eoff Ralston is a Partner at YC. He was a founder of Four11, where he built RocketMail, one of the first web mail services, which in 1997 became Yahoo Mail. At Yahoo, Geoff worked in engineering, then ran a business unit, then became Chief Product Officer. After Yahoo he was CEO of Lala, which was acquired in 2009 by Apple. He cofounded Imagine K12, the first Ed Tech accelerator, which funded companies like ClassDojo and Remind, and merged with YC in 2016. He has an AB in Computer Science from Dartmouth, an MS in Computer Science from Stanford, and an MBA from INSEAD.

Geoff also leads The Startup Investor School. A free, 4-day course designed to educate early stage investors interested in investing in startups.

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1. How did you get started in the wonderful world of VC?

I began investing in precisely the wrong way, by investing in friends’ companies in the early 2000’s. Still, although the first two failed utterly, the third company eventually IPO’d and returned > 50x. I made a few other angel investments and then when I left Yahoo! in 2006 I took it up in earnest for the next 18 months. After a short stint as a CEO, in 2010 I founded an Edtech accelerator, Imagine K12 and also joined Y Combinator as a partner.

2. What is your methodology for defining and selecting the companies and entrepreneurs who are going to create the future?

We start by looking for founders we believe in. Entrepreneurs who have a vision of the future and the determination, resilience, and smarts to make it so.

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Naturally, we are also looking for scalable ideas that translate into large opportunities. Sometimes, fantastic founders have less than fantastic ideas, but eventually they usually find the right one.

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3. From an investor’s standpoint, being the one who gets to invest in the “future of everything,” what can we expect to see in a 5–10–15 year timeline?

I think the two technologies which will likely change the world the most in the next 5–15 years are artificial intelligence and CRISPR. AI will infiltrate everything we do — we’ve begun talking to our machines but today is the equivalent of the earliest of video games like Pong. Human driven cars will begin to disappear (as will the internal combustion engine) and we will begin to have relationships with our machines that are more intense and intimate than are really imaginable today. CRISPR has the potential to revolutionize both healthcare AND what it means to be a human. Additionally, AR and VR technology will also hit the mainstream and change the world in somewhat hard to predict ways.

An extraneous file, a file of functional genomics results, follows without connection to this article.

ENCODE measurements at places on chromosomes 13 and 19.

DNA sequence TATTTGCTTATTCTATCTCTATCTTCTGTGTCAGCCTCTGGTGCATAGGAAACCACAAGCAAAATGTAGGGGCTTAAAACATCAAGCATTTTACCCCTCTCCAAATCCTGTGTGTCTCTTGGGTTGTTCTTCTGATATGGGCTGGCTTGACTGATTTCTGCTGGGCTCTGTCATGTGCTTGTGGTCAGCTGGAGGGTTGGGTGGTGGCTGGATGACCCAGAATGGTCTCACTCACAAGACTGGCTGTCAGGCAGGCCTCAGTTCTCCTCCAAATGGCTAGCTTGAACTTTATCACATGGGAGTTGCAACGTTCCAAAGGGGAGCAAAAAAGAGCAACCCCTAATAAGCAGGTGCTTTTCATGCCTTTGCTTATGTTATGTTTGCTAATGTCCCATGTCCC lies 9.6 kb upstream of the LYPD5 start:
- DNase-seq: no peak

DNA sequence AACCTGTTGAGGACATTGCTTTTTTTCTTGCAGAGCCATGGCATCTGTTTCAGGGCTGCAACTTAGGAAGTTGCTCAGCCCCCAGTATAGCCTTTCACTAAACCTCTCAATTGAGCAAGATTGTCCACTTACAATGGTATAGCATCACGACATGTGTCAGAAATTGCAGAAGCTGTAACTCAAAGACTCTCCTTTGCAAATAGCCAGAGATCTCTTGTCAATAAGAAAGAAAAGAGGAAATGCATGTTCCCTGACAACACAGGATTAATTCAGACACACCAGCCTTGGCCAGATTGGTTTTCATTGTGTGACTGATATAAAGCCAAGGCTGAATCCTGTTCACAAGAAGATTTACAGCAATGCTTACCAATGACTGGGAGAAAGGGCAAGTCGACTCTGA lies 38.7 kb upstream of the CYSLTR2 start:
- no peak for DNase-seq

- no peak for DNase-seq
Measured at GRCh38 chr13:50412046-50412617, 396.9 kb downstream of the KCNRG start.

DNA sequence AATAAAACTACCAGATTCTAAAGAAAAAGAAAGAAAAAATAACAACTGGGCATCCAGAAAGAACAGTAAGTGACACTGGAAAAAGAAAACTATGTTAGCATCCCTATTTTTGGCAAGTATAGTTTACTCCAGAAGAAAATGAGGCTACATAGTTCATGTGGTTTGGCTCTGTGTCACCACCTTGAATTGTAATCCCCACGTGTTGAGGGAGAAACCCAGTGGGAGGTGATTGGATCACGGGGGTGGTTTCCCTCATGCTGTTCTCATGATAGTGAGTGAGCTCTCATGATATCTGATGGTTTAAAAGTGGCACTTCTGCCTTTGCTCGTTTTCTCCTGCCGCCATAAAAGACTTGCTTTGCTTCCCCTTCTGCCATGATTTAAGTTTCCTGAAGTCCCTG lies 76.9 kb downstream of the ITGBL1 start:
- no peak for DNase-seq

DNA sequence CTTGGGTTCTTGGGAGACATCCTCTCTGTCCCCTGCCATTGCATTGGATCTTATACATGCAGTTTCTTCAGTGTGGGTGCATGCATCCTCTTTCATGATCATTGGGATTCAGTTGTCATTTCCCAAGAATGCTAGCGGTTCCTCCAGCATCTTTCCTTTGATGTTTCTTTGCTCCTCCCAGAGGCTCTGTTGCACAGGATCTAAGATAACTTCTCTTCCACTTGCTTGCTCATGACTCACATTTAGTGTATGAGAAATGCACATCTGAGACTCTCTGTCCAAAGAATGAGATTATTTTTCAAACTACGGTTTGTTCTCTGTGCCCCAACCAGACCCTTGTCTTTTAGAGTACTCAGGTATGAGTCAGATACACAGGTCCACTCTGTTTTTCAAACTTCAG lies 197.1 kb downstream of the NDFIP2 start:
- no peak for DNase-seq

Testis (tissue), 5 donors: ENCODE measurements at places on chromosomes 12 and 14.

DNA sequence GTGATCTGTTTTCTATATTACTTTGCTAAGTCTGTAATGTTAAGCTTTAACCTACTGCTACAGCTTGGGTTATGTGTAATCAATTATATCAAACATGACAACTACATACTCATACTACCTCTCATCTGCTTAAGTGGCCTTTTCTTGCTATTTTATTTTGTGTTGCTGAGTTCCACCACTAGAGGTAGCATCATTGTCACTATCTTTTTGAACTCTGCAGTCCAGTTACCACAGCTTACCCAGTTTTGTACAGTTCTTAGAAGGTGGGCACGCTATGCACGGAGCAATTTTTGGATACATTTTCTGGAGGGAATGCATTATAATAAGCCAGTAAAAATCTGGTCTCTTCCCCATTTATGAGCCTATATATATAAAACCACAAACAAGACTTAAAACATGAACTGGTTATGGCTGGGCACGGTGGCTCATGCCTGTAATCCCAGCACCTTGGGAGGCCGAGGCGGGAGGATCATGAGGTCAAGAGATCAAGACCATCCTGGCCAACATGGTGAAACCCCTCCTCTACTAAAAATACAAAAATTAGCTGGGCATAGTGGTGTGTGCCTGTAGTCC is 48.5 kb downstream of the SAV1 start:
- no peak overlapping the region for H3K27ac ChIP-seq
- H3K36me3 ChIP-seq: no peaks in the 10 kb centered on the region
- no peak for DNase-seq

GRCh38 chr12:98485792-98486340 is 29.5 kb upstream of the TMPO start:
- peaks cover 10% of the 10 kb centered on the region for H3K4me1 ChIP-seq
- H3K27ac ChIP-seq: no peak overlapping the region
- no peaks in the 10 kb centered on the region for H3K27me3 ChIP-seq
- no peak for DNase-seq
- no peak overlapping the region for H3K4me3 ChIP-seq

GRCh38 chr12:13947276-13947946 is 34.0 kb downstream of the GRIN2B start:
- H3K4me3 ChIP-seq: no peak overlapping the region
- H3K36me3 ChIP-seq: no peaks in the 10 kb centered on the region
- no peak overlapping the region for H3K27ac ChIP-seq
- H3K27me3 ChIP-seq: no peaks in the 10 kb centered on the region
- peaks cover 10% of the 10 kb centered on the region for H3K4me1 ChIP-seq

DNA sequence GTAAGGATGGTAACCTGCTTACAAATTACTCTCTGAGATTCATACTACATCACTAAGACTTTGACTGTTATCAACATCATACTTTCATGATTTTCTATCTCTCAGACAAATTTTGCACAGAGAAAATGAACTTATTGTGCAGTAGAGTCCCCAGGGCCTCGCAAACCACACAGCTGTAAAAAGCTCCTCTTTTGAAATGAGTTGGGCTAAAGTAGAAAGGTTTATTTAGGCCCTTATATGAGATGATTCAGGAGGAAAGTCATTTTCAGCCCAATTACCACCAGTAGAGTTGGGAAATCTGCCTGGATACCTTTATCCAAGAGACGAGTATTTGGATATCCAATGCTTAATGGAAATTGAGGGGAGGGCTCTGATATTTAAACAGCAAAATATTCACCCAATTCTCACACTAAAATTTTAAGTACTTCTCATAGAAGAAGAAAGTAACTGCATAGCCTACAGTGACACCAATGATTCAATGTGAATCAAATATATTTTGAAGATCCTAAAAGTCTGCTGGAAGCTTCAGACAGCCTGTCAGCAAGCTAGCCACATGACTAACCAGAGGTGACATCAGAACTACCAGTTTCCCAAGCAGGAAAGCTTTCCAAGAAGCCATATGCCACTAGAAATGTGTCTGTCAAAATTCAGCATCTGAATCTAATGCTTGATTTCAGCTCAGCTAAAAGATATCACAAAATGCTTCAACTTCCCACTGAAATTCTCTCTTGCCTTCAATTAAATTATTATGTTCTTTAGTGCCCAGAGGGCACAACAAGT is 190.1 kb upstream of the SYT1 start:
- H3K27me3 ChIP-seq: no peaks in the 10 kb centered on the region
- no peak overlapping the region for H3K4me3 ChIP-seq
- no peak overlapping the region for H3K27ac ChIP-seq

4. What themes, trends, or sectors are you primarily interested in and why?

Human capital is, by far, the most important resource for nations and (rather obviously) for individuals. We should do whatever we can to maximize its value and thus I care a ton about education and about healthcare. I founded an education technology startup because I believed that today’s technology can play a role in maximizing every person’s potential by helping an increasingly stratified and rigid society (yes, here in the US) become the true meritocracy we would hope for.

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5. What moonshot are you most excited to see solved?

I think maybe cheap, clean, plentiful, energy might give us all the space to focus on some of the other problems facing our country and humanity in general.

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6. What problem or challenge is under-funded and why? What sector needs more attention?

See above: education and healthcare. Both are under-funded in terms of innovation that will make a difference for the future. The “why” is complicated, but one way to look at it is that these sectors are intimately involved with politics, and the politicians of today are so focused on the present, that they seem to have forgotten that a big part of their job is to prepare us for the future.

7. What is the role of venture capital in creating the future? What responsibility does VC have to help improve the lives of others, and ultimately the world?

I think investors should be pretty modest about our role. Startups and their founders do the heavy lifting. We are an important enabling mechanism to help them do their amazing work, but they’re the ones creating the future.

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My personal belief is that leading an ethical life means that overall you strive to reduce suffering and improve lives. However, I never put that responsibility on others, especially in their work. It is so hard to clearly connect those dots.

8. What company or investment in your portfolio are you most excited about and why?

It would be very poor form to pick out any one company. However, YC currently has a number of billion dollar companies already changing the world, many other highly valued companies that are scaling as we speak, and even more with dreams of changing the world. I am excited for them all.

9. What does the future hold for you?

I’m hoping the future holds enough time to do worthwhile things. Some of those things will have to do with my family, but, if I’m lucky, some may help change the world too.

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Thanks for reading ❤️
If you’d like to learn more about Geoff, you can follow him on Twitter or read his blog from YC 📚
Please say hello on LinkedIn 😊
Mar 14, 2018
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